More than 240 days later, on March 17, 1997, Troxell effected personal service of the summons and complaint on Fedders' agent. Fedders responded with a motion to dismiss on the ground that Troxell had not served it within 120 days of filing the complaint, as required by Rule 4(m). Troxell opposed the motion with the argument that the court should extend the time for service because Fedders had intentionally evaded service. She pointed out that a dismissal would effectively be with prejudice, even though Rule 4(m) indicates that these dismissals are without prejudice, because the statute of limitations had since run. She also argued that Fedders would not be prejudiced by an extension of time. The district court decided that Troxell's reasons for late service did not add up to good cause for missing the 120-day deadline. It noted that Troxell had not even asked for the extension until after Fedders received the untimely service and filed its motion to dismiss.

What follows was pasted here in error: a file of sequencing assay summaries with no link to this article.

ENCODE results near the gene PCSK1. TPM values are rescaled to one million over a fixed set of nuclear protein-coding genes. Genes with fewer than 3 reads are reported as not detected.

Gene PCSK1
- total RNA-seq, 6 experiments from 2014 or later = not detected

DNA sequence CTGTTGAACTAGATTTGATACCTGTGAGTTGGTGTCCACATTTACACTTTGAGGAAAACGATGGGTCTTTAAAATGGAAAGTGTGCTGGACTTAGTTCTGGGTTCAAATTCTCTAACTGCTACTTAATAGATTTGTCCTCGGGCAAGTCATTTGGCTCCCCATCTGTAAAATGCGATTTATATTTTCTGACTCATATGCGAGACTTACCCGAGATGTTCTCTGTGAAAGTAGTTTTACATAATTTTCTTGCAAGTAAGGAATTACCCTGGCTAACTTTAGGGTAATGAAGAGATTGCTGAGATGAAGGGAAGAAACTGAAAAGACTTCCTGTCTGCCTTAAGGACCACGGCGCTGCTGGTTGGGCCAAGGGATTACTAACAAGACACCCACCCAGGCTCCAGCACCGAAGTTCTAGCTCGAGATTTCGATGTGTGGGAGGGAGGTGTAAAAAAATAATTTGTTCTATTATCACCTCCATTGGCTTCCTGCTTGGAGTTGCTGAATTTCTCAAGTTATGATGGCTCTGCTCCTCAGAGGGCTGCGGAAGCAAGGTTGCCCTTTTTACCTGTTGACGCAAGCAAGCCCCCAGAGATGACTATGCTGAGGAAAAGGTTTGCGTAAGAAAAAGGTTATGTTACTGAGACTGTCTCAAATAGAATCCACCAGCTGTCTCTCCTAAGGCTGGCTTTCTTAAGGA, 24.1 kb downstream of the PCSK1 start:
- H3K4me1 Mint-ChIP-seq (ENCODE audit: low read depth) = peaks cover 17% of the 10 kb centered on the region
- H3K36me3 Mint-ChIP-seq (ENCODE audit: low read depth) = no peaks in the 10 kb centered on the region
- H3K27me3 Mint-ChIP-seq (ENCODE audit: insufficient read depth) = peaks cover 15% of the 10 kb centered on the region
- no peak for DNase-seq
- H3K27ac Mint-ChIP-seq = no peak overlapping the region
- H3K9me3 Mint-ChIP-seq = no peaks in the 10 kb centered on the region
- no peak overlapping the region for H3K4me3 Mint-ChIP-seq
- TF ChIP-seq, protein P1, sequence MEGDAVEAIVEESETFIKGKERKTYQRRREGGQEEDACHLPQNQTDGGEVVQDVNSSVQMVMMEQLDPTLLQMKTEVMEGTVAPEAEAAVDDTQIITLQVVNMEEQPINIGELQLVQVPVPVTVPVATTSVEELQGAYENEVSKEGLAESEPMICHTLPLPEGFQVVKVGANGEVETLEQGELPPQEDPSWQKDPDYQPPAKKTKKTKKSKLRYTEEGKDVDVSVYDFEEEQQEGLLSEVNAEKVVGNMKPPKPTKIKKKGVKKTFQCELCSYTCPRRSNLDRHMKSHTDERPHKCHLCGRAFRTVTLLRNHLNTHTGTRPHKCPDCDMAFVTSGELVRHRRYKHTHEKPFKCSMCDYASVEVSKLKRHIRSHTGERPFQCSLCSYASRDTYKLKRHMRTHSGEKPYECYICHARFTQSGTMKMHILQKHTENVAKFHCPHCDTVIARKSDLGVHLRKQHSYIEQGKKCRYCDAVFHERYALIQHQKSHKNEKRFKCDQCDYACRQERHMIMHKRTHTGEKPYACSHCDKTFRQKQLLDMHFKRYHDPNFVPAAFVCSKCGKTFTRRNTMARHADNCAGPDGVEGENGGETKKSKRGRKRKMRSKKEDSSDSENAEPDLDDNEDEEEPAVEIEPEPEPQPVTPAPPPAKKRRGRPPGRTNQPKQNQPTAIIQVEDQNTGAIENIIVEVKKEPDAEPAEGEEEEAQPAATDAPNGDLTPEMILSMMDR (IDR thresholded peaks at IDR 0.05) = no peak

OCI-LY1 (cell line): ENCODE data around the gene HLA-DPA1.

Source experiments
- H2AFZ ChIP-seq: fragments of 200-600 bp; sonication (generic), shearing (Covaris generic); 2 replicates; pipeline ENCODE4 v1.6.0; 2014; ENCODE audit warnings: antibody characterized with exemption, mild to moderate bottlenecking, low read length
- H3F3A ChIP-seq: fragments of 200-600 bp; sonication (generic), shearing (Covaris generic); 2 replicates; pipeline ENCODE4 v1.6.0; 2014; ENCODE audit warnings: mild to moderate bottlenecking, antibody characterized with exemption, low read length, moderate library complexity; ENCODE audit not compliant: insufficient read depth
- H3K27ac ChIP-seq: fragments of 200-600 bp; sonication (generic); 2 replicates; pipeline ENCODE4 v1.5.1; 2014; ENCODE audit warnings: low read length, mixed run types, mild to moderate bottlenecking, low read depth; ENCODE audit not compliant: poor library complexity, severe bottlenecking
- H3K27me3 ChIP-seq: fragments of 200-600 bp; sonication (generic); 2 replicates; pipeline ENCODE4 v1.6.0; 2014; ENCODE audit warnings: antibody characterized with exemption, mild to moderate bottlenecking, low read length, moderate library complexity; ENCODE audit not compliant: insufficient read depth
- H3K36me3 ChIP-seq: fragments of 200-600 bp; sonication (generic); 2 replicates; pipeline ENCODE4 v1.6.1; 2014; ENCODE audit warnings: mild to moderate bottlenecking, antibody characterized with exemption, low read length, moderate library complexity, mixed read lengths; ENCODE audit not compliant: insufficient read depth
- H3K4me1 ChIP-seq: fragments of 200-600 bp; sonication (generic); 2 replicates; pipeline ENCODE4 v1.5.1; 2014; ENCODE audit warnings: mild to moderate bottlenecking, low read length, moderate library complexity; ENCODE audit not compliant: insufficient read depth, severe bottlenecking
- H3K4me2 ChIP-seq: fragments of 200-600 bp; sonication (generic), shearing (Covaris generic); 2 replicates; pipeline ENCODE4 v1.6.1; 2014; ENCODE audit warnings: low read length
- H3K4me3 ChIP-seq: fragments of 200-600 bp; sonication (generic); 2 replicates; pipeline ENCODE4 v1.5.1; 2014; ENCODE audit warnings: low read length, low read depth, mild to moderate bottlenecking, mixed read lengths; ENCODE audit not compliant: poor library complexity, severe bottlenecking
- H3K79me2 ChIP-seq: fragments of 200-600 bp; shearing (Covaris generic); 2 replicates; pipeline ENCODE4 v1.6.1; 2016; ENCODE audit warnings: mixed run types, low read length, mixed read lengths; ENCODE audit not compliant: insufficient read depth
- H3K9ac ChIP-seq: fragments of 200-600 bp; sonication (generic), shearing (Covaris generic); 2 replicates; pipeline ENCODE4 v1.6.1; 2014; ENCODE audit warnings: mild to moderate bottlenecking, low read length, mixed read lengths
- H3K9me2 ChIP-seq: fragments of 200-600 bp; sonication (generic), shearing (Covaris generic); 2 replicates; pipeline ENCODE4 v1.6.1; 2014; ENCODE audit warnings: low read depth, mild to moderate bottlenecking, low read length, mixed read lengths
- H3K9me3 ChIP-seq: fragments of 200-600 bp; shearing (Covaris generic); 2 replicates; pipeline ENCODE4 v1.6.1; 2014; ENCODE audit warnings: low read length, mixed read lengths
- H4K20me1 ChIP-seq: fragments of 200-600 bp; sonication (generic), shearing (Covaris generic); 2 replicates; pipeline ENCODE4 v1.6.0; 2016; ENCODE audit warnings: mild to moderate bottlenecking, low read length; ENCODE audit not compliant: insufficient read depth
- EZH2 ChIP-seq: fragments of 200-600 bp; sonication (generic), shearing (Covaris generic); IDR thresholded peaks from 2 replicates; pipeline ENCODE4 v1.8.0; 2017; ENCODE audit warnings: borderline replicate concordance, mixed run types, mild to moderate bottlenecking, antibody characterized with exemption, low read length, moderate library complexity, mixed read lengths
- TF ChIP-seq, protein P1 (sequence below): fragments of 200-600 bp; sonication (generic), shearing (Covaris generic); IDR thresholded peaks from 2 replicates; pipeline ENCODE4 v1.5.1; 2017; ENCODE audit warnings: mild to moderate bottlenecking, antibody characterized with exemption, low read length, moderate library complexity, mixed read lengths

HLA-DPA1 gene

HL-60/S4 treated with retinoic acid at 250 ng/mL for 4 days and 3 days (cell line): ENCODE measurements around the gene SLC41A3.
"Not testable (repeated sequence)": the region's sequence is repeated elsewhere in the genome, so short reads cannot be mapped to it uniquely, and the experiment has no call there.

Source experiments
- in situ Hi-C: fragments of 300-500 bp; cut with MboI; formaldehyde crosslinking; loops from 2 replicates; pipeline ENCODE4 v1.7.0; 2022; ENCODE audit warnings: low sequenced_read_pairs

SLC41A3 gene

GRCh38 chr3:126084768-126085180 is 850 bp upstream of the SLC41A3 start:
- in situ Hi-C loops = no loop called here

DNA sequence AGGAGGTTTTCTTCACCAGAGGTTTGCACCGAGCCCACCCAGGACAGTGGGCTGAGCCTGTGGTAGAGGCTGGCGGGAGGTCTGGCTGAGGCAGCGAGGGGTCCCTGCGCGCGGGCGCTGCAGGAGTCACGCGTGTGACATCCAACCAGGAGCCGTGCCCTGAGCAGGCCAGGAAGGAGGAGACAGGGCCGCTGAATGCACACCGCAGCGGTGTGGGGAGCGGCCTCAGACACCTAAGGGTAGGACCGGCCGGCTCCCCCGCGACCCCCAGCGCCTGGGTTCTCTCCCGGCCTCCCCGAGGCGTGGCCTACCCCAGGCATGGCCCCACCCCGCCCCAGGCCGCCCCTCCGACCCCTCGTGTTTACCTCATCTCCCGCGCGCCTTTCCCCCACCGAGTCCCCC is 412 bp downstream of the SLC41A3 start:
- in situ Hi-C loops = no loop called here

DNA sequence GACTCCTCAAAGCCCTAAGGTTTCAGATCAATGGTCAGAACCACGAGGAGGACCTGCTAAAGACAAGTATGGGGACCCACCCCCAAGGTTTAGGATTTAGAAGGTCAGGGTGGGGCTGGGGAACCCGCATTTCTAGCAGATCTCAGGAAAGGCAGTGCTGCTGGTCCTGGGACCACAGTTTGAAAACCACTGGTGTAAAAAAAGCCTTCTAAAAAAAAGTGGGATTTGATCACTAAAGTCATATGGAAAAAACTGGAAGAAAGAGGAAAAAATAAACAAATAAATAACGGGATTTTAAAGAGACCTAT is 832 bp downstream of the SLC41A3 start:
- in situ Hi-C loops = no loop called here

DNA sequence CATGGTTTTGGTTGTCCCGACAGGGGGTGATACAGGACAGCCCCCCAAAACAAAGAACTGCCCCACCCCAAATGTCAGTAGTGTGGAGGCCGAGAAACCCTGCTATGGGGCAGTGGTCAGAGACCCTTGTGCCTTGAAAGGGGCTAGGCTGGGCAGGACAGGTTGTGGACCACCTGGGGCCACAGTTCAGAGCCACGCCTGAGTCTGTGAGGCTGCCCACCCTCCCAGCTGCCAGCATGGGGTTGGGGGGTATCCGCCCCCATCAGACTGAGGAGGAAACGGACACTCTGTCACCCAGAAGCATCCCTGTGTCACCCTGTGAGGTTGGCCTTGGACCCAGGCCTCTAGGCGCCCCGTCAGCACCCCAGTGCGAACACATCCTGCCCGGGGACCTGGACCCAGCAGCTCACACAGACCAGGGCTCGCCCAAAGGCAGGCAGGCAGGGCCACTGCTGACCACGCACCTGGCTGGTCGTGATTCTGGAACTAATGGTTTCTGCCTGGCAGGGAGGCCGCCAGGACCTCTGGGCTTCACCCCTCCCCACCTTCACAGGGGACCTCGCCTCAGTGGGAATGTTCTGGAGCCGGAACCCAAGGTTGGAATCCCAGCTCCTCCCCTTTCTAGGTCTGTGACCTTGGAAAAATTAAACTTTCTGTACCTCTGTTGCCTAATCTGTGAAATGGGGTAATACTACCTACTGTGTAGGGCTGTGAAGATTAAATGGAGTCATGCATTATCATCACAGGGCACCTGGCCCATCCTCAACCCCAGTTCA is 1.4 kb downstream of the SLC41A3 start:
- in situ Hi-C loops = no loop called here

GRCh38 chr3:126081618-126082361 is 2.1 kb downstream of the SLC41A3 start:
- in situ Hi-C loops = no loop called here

In addition to specifying the 120-day period for service of process, Rule 4(m) states that "if the plaintiff shows good cause for the failure [to serve in a timely way], the court shall extend the time for service for an appropriate period." In form, this appears to require the district court to grant requested extensions of time, but the requirement applies only if the plaintiff can establish good cause, and the determination whether good cause exists or not is one entrusted to the district court's discretion. Panaras v. Liquid Carbonic Indus. Corp., 94 F.3d 338, 340-41 (7th Cir. 1996); see also Boley v. Kaymark, 123 F.3d 756, 758 (3d Cir. 1997); Hendry v. Schneider, 116 F.3d 446, 449 (10th Cir. 1997). Even if a plaintiff does not establish good cause, the district court may in its discretion grant an extension of time for service. Panaras, 94 F.3d at 341; Hendry, 116 F.3d at 449. Because Troxell now concedes that she did not have good cause for the tardiness of her service, the latter rule governs her case.